Busy-ness

When did being busy become the equivalent of being virtuous?

Nearly every day, I find myself in some kind of conversation about how busy we are—working, caring for family, solving one kind of problem or another. Especially among women, how well you can multi-task, juggling a job, childcare, other family duties, care for aging parents, errands, entertaining, housework, you-name-it, has become the way we promote ourselves and size each other up. The busier you are, the more ably you handle more stuff, the better. You can complain about being too busy, but there is always pride beneath the gripe. Of course, if you do all of this while managing your own health challenges, you score extra points in the Superwoman contest.

It drives me crazy.

Even as I let myself get sucked into it.

I can multi-task with the best. I run my own consulting business and our home. For years I did extensive volunteer work on top of commuting more than an hour each way to a full-time job. I raised two daughters while running a college marketing department, taking on community leadership roles and managing my parents’ needs for help as their health deteriorated. I’m the go-to mom when my adult daughters ask for advice or support with decisions big and small. All while doing my best to keep myself as healthy and fit as possible with scleroderma.

There. See? I’m busy, too.

But I want to slow down. In fact, I believe my long-term health depends on it. Working for myself these past three years, setting my own agenda, ditching that exhausting commute, working with clients that I enjoy—all of this helps. I no longer do evening meetings and now use my afterwork hours for exercise or creative hobbies that recharge my batteries. I choose volunteer commitments selectively, focusing on work that’s uplifting, rather than spreading myself too thin over projects with stressful politics.

Even still, I feel out of balance. There’s that voice in my head, urging me to be productive, to not waste time. Idle hands are the devil’s playthings and all that. Our culture’s Calvinist undercurrent runs deep.

And there’s another piece. When I’m still, when I’m not busy doing, making, fixing, there are other thoughts that bubble up—worries about my health, all the what-ifs. What if my scleroderma gets a lot worse? What if something happens to Al? What if he loses his job and our health insurance? On and on.

Healthy or not, we all have these worries. But chronic disease brings an added sense of vulnerability. Easy to avoid it if you keep so busy that the disturbing thoughts can’t surface.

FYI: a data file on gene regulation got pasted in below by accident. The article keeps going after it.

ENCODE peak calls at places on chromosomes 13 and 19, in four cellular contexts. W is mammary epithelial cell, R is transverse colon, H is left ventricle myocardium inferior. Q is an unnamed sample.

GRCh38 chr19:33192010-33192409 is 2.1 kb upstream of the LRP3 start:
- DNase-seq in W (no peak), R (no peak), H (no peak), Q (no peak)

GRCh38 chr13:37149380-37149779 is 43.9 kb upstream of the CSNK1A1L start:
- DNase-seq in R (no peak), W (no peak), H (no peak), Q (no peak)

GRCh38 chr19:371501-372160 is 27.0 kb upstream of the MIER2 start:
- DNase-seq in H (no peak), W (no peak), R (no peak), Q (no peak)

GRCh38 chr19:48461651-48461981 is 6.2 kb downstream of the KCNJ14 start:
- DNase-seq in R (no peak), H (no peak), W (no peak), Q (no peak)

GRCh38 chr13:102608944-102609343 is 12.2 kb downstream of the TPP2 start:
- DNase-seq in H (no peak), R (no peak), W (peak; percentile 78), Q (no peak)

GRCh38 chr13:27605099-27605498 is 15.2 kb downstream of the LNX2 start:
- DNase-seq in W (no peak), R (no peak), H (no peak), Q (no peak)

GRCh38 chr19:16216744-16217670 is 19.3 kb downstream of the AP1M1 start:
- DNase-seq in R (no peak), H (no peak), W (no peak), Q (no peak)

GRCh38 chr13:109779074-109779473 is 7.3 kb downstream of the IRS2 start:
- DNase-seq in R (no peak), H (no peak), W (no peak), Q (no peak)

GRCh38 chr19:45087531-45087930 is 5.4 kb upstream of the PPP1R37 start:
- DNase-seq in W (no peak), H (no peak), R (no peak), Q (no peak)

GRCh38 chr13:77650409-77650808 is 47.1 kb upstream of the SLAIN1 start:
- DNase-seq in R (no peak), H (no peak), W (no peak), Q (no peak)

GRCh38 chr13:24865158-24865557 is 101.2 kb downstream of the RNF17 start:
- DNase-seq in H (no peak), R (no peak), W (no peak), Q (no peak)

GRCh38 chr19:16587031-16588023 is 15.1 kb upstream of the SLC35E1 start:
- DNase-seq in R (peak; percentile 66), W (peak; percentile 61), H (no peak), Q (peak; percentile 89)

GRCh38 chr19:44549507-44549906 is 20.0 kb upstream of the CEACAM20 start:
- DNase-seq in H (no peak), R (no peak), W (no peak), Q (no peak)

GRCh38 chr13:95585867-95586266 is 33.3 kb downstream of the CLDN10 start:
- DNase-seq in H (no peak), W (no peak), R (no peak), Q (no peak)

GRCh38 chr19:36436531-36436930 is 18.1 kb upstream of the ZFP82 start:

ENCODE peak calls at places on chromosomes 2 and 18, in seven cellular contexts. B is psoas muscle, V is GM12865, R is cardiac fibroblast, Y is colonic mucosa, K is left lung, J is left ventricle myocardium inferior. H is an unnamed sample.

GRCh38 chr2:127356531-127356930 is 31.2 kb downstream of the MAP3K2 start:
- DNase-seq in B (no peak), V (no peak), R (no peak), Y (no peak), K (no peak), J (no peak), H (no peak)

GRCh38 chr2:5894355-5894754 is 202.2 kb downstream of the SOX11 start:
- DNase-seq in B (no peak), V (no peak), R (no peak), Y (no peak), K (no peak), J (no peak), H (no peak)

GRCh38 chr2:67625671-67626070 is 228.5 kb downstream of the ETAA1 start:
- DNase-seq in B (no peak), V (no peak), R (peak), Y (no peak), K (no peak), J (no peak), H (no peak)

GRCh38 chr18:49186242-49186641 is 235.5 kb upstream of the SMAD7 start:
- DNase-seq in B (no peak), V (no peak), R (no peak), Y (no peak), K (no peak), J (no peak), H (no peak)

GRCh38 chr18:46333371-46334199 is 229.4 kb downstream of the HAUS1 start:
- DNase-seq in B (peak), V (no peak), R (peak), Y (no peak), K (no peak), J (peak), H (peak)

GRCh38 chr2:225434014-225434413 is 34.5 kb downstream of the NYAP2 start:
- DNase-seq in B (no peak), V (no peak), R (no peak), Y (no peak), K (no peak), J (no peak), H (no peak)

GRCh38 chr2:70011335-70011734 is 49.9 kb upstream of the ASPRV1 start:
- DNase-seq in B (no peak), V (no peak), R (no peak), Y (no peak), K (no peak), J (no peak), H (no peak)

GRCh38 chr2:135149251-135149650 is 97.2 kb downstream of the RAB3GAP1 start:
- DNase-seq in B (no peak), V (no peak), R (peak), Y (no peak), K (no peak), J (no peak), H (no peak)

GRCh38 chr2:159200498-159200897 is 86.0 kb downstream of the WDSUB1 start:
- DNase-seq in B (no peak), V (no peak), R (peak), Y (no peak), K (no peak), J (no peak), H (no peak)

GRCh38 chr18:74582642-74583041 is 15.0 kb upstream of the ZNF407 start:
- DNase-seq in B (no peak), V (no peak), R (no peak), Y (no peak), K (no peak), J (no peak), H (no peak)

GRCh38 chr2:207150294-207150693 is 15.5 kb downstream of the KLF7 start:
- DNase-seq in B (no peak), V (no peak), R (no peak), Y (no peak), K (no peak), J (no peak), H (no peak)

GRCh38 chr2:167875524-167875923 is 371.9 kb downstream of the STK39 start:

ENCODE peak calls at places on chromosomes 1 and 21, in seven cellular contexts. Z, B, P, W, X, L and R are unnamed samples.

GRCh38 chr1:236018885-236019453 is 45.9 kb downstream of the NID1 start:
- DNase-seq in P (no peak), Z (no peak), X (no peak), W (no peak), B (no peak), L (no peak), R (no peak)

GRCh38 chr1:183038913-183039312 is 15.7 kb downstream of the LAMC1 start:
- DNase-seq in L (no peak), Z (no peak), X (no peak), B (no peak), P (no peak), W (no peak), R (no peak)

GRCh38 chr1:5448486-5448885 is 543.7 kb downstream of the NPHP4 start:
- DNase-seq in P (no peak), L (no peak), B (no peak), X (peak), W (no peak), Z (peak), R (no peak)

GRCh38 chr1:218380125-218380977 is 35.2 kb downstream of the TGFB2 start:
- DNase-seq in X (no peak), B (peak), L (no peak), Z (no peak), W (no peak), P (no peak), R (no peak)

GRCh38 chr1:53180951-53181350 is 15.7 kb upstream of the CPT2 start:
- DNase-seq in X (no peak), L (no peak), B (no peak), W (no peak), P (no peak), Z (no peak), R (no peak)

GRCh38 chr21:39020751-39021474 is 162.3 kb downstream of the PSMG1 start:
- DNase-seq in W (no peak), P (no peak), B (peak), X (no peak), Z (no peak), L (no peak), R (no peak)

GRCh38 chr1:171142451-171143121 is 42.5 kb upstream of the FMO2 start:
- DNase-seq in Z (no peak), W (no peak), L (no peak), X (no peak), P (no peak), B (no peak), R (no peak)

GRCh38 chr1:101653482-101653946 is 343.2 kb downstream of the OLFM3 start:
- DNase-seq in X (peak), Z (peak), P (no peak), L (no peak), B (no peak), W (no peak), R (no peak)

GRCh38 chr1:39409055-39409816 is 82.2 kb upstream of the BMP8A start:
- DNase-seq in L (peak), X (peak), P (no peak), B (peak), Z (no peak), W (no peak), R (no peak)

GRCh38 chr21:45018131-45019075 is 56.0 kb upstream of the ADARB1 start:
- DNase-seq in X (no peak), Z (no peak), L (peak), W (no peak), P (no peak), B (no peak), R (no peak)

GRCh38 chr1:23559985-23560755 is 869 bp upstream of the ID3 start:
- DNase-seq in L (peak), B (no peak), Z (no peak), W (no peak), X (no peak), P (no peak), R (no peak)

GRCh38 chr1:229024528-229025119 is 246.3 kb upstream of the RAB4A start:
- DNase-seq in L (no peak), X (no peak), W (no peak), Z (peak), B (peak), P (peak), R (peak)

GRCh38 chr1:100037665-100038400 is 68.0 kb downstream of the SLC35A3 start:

One answer is meditating. Mindfulness practice forces you to sit still, let all those thoughts float past as you continually bring your attention to the present moment—which, 99.9 percent of the time, is actually safe, peaceful and just, well, there.

I try to do this every morning. I try to sit still and breathe. I’m not terribly good at it, because I want to get going with the day. If I can sit for five minutes, I’m doing well.

Occasionally I join a drop-in group on Monday afternoons, led by a gifted friend who is a seasoned mindfulness teacher, and manage to meditate for a half-hour. Afterward, I usually feel refreshed and reminded of the tremendous value of just being in the present moment. And tell myself I need to refocus my day on what really matters, rather than all those to-do lists.

On my desk, next to my iMac, I keep a small pink sticky note with a quote by Marlene Dietrich, paraphrasing her longtime love, Ernest Hemingway:

“Don’t do what you sincerely don’t want to do. Never confuse movement with action.”

Indeed.

Photo Credit: Tie Guy II via Compfight cc

Evelyn Herwitz blogs weekly about living fully with chronic disease, the inside of baseballs, turtles and frogs, J.S. Bach, the meaning of life and whatever else she happens to be thinking about at livingwithscleroderma.com.

Comments

  1. Pat Bizzell says:

    Cutting back on the busyness becomes essential as we get older. I love the Dietrich quote about not confusing movement with action. This post comes just as I have been having an interesting email correspondence with another woman academic close to my age. We both made names for ourselves with particular kinds of work in our fields, and we both are getting tired of doing that kind of work and wanting to branch into new areas of study. These are areas that simply interest and attract us, without much professional gain in prospect, and we’ve both found that we meet resistance from colleagues when we try to go in those directions (not that this is stopping us!). There is tremendous pressure in the academy to re-play one’s “greatest hits” with a few more new verses. Trying something completely different is a good way to make less busyness more productive!

  2. That’s great, Pat. And you never know where these new interest will lead.

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